• Propafenone Poisoning—A Case Report with Plasma Propafenone Concentrations
    Journal of Medical Toxicology, 2010
    Co-Authors: Hanna Ovaska, Andrew Ludman, Edgar P. Spencer, David M. Wood, Alison L. Jones, Paul I. Dargan

    Abstract:

    Propafenone is an anti-arrhythmic drug used in the management of supraventricular and ventricular arrhythmias. It is metabolised through cytochrome P450 2D6 pathways; the major metabolites possess anti-arrhythmic activity. The cytochrome P450 CYP2D6 is coded by more than 70 alleles resulting in great genetic polymorphism of CYP2D6 isoenzymes, and up to 7% of Caucasian population are poor metabolisers. This case report describes a patient with severe overdose of propafenone who presented with coma, seizures and cardiotoxicity. The patient was managed with intravenous glucagon, hypertonic sodium bicarbonate, hypertonic saline and inotropic support. The propafenone and its 5Hydroxypropafenone (5-OHP) metabolite were measured by high-performance liquid chromatography with ultraviolet detection (no assay was available at the time to measure N -despropyl propafenone concentrations). Toxicological screen showed propafenone concentrations at a maximum of 1.26 mg/L at 9–10 h post-presentation, falling to 0.25 mg/L at 27–28 h post-presentation. No propafenone metabolite 5-OHP was detected in any sample analysed. No antidepressant or analgesic drugs were detected in toxicological screen. Propafenone overdose has been reported to be associated with features of severe cardiovascular and CNS toxicity. Aggressive treatment, meticulous monitoring and supportive care was associated with a good outcome in this case.

J. Evers – One of the best experts on this subject based on the ideXlab platform.

  • Influence of renal function on the steady-state pharmacokinetics of the antiarrhythmic propafenone and its Phase I and Phase II metabolites
    European Journal of Clinical Pharmacology, 1995
    Co-Authors: M. F. Fromm, S. Botsch, G. Heinkele, H. K. Kroemer, J. Evers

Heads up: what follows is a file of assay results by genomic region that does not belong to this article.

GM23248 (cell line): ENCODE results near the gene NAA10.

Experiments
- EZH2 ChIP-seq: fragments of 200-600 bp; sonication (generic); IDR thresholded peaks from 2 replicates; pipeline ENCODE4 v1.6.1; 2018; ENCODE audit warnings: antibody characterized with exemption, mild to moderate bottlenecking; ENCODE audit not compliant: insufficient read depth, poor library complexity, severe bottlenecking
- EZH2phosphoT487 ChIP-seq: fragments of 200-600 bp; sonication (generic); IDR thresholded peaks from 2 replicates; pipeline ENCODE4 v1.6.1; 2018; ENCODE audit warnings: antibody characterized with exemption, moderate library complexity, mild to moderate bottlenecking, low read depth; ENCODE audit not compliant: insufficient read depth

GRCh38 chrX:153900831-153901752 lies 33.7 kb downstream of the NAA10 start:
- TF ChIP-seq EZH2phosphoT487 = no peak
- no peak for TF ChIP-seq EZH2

Abstract:

    The aim of this study was to investigate the disposition of propafenone and its Phase I and II metabolites in relation to kidney function under steady-state conditions. The mechanism of the renal handling of propafenone glucuronides (filtration, secretion) was also examined. Racemic (R/S) propafenone was administered to 7 young volunteers, to 5 older patients with a normal glomerular filtration rate and to 4 patients with chronic renal failure. No difference was found in the plasma concentrations of propafenone and 5Hydroxypropafenone between the three groups. The propafenone glucuronide (PPFG) concentration was elevated in the older compared to the younger subjects (S-PPFG: 544 vs. 222 nmol · ml^−1 · mol^−1; R-PPFG: 576 vs. 304 nmol · ml^−1 · mol^−1). Although Glomerular filtration rate did not differ, the renal clearance of propafenone glucuronides was reduced in the former group, which could be attributed to their impaired renal secretion. A dramatic increase in propafenone glucuronide concentration was observed in the patients with renal failure (S-PPFG: 2783 nmol · ml^−1 · mol^−1; R-PPFG: 7340 nmol · ml^−1 · mol^−1). In summary, the disposition of propafenone and of its active metabolite 5Hydroxypropafenone was not affected by kidney dysfunction, indicating that no dose adjustment is necessary in patients with renal failure. The accumulation of drug glucuronides in older patients with apparently normal kidney function should be taken into account as a possible factor modifying drug therapy.